Today’s topic is: our brains, understanding how they work, and living with the consequences of that knowledge.
- Brain Enhancement: Right or Wrong? (NYT): amazing gray areas we’re getting into. Is it okay for a scientist to take brain-enhancing drugs? Compare with Wired News’s write-up of Quinn Norton‘s ETech talk on the subject of how new bio technology will make us confront difficult questions around what it means to be human.
- How To Think (Ed Boyden’s blog): Ten rules that were originally to be the basis for a class that taught MIT students how to think. Sample: “1. Synthesize new ideas constantly. Never read passively. Annotate, model, think, and synthesize while you read, even when you’re reading what you conceive to be introductory stuff. That way, you will always aim towards understanding things at a resolution fine enough for you to be creative.”
- Notes on “Predictably Irrational” by Dan Ariely (Toby Segaran’s blog): fascinating list of ways in which we are irrational. The book looks interesting for its exposure of just these various ways in which we don’t do the “right thing”.
- Brain Rules: web site for the book by John Medina. Interesting book that tries to help people understand their brains and use them better. Ultimately it’s frustrating: too much anecdote, not enough science for me. I came away feeling it would be a good 50 pager. I see a lot of people doing the “use your brain better” thing, possibly inspired by the $110M brain training software market (Nintendo is $80M of it). See gbrainy for an open source version. Vaughn Bell over at the Mind Hacks blog points to research that says the software doesn’t work, and along the way coins the killer phrase “the four dopamen of the neurocalypse”.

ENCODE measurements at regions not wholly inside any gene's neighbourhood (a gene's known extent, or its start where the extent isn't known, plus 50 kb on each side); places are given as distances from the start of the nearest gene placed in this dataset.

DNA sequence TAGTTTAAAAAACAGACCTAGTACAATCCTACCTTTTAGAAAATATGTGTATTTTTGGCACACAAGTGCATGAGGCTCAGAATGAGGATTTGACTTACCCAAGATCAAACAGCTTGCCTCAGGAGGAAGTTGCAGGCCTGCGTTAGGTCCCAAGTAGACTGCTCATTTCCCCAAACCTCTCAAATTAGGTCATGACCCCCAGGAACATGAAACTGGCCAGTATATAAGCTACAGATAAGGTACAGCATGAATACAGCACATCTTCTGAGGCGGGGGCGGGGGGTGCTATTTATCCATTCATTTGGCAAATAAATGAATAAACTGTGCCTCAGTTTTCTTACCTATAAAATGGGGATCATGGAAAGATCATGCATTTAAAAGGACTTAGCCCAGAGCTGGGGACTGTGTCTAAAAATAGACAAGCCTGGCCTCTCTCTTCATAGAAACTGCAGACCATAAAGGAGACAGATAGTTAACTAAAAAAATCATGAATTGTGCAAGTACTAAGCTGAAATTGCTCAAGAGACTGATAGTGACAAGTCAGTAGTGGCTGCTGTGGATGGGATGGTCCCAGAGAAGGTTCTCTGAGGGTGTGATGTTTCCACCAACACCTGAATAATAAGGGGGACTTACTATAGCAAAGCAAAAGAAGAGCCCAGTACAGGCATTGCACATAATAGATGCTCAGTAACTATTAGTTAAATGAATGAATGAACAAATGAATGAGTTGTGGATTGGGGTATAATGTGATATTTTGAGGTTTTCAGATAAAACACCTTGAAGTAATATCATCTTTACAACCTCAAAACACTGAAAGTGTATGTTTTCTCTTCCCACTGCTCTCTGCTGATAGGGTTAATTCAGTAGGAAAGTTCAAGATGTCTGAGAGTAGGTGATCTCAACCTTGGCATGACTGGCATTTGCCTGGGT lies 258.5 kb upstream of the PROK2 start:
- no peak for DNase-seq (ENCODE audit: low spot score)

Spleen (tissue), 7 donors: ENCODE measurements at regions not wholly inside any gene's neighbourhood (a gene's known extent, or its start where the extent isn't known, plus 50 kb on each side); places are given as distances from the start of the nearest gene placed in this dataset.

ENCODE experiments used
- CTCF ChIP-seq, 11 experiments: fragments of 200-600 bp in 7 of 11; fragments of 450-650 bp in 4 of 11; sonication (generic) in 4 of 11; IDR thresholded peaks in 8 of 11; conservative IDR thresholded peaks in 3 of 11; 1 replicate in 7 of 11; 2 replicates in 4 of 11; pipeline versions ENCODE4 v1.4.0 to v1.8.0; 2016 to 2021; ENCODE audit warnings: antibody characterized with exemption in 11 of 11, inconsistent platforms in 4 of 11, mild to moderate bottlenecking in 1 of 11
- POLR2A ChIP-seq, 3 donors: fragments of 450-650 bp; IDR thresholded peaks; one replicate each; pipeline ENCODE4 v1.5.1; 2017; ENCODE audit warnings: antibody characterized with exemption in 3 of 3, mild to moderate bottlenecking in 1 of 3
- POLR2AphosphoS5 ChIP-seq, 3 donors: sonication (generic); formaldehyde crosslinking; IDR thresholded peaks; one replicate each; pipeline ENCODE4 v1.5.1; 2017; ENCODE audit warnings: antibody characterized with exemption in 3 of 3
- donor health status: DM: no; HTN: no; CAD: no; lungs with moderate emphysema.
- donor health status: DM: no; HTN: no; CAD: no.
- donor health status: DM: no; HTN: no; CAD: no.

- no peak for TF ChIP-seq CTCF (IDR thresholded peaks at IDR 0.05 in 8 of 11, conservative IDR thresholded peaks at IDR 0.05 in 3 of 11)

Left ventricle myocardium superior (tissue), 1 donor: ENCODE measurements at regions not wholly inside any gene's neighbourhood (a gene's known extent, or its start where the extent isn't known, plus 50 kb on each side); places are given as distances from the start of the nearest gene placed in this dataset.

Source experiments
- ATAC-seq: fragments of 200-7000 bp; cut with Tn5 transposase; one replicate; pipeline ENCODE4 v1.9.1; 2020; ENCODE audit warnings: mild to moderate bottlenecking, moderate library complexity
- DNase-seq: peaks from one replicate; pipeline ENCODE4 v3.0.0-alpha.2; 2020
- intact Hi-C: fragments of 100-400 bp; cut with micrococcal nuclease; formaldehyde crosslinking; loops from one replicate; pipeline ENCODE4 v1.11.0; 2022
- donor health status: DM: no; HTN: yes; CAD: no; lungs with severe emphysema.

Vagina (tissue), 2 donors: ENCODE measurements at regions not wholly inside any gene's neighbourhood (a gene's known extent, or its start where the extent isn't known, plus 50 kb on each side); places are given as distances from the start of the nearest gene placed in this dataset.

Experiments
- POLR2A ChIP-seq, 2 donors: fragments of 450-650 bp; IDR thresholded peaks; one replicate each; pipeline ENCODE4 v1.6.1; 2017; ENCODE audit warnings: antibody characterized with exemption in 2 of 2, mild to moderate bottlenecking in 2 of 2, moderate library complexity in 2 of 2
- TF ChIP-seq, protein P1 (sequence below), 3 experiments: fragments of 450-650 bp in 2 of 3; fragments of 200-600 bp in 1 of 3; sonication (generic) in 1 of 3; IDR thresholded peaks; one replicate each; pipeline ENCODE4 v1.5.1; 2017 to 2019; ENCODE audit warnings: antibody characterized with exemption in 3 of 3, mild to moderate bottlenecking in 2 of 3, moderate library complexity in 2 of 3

- Why we’re powerless to resist grazing on endless web data (WSJ): “coming across what Dr. Biederman calls new and richly interpretable information triggers a chemical reaction that makes us feel good, which in turn causes us to seek out even more of it. The reverse is true as well: We want to avoid not getting those hits because, for one, we are so averse to boredom.” Push the lever, rat, and get your next damn blog post to read.
- Pricing and the brain (Economist): high-priced goods are perceived as better than low-priced, even to the point where high-priced placebos are more effective than lower-priced. Nobody’s yet answered the question of what this means for open source/free software, other than to point out that it’s a good reason for “free” to mean “freedom” and not simply “price”.